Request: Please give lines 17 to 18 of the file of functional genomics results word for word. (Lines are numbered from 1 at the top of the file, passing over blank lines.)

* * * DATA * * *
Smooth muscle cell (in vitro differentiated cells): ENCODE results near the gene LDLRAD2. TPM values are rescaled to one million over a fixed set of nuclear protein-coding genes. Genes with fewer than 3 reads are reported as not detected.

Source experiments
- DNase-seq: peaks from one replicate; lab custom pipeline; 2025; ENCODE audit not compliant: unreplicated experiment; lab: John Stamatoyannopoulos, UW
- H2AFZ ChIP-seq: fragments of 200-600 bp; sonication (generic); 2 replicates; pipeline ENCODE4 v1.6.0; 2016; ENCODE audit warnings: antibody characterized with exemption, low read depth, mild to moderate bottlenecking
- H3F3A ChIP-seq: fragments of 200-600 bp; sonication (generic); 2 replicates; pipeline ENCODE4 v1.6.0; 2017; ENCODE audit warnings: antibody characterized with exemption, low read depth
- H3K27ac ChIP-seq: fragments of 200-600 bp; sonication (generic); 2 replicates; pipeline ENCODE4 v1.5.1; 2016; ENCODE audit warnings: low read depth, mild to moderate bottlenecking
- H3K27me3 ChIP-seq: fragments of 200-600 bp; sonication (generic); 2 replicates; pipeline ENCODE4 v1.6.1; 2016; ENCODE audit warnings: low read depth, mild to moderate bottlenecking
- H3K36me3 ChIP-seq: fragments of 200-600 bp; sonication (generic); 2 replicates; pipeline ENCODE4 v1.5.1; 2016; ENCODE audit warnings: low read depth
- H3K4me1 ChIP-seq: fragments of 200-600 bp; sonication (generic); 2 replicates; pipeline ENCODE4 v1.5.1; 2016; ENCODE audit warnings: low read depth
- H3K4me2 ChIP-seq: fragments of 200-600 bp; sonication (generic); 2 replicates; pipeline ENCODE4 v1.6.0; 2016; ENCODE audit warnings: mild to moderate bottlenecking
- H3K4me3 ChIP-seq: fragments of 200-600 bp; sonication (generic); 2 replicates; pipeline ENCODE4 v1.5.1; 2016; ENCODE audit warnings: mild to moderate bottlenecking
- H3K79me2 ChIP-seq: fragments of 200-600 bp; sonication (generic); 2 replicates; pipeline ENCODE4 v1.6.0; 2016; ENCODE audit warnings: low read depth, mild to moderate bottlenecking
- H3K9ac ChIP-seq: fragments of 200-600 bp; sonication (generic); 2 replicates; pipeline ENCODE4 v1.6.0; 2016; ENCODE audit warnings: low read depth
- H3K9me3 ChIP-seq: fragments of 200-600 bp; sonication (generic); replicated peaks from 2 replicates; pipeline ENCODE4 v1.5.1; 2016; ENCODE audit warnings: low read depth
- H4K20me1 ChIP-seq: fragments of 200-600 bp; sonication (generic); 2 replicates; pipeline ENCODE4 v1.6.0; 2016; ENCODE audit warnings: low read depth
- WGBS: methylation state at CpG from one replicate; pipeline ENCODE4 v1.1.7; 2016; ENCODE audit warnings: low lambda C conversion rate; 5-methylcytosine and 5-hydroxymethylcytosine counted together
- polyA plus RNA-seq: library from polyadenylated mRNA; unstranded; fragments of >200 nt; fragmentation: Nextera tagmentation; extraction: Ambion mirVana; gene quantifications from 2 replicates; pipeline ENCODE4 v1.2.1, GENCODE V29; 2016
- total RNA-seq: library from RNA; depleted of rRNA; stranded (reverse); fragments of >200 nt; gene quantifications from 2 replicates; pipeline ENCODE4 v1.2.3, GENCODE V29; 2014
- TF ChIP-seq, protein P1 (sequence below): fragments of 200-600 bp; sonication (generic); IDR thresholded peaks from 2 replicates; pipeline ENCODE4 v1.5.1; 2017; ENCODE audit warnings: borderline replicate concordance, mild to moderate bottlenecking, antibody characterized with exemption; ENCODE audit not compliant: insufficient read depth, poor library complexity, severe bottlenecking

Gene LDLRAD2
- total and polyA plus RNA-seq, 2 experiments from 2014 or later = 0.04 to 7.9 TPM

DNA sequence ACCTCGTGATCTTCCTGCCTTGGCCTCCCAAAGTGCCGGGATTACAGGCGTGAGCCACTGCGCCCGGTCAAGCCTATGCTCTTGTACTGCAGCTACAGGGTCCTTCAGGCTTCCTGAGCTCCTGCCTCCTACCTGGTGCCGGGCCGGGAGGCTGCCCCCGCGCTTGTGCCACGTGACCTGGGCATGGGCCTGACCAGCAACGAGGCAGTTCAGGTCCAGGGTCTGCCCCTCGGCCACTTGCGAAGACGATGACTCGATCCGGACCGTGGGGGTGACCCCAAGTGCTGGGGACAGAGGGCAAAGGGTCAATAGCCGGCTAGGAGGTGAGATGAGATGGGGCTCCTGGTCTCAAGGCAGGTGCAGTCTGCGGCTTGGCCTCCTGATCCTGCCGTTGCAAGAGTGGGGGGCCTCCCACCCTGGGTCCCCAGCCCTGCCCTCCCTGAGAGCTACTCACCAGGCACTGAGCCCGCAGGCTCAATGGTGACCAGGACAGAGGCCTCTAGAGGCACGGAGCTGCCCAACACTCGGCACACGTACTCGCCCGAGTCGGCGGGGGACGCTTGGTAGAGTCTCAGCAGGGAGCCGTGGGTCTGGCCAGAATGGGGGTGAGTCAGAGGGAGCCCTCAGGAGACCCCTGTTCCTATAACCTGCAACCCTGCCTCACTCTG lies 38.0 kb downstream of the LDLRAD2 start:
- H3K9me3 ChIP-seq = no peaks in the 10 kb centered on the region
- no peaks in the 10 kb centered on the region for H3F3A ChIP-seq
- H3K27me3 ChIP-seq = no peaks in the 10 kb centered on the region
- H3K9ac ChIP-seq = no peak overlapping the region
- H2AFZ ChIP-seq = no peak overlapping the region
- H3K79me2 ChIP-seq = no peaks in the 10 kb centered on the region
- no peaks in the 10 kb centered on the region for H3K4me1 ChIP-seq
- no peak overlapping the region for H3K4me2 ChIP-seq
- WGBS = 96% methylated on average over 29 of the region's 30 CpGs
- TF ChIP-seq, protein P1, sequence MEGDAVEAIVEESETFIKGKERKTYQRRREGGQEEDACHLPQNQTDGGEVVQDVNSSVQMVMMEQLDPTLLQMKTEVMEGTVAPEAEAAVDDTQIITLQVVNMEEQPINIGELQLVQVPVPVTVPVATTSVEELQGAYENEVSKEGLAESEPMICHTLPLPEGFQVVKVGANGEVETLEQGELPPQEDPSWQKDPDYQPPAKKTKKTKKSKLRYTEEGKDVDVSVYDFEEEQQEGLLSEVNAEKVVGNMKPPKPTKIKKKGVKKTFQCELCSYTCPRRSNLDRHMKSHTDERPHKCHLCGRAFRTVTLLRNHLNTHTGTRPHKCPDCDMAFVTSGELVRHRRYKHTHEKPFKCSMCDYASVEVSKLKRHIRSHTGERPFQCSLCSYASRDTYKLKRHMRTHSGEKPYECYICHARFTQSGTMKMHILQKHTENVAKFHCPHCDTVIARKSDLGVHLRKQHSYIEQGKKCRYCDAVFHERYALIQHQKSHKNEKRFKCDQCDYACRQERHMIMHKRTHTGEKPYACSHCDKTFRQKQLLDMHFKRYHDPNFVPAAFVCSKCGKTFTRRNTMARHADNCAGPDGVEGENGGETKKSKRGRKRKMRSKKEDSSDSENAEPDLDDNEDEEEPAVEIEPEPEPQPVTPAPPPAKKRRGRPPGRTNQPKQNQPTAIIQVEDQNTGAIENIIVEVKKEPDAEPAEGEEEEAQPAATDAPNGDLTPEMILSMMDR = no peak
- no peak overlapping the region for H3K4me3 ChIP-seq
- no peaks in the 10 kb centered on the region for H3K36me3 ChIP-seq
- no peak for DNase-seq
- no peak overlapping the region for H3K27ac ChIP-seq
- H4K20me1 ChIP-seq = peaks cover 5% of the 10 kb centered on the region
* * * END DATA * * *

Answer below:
- polyA plus RNA-seq: library from polyadenylated mRNA; unstranded; fragments of >200 nt; fragmentation: Nextera tagmentation; extraction: Ambion mirVana; gene quantifications from 2 replicates; pipeline ENCODE4 v1.2.1, GENCODE V29; 2016
- total RNA-seq: library from RNA; depleted of rRNA; stranded (reverse); fragments of >200 nt; gene quantifications from 2 replicates; pipeline ENCODE4 v1.2.3, GENCODE V29; 2014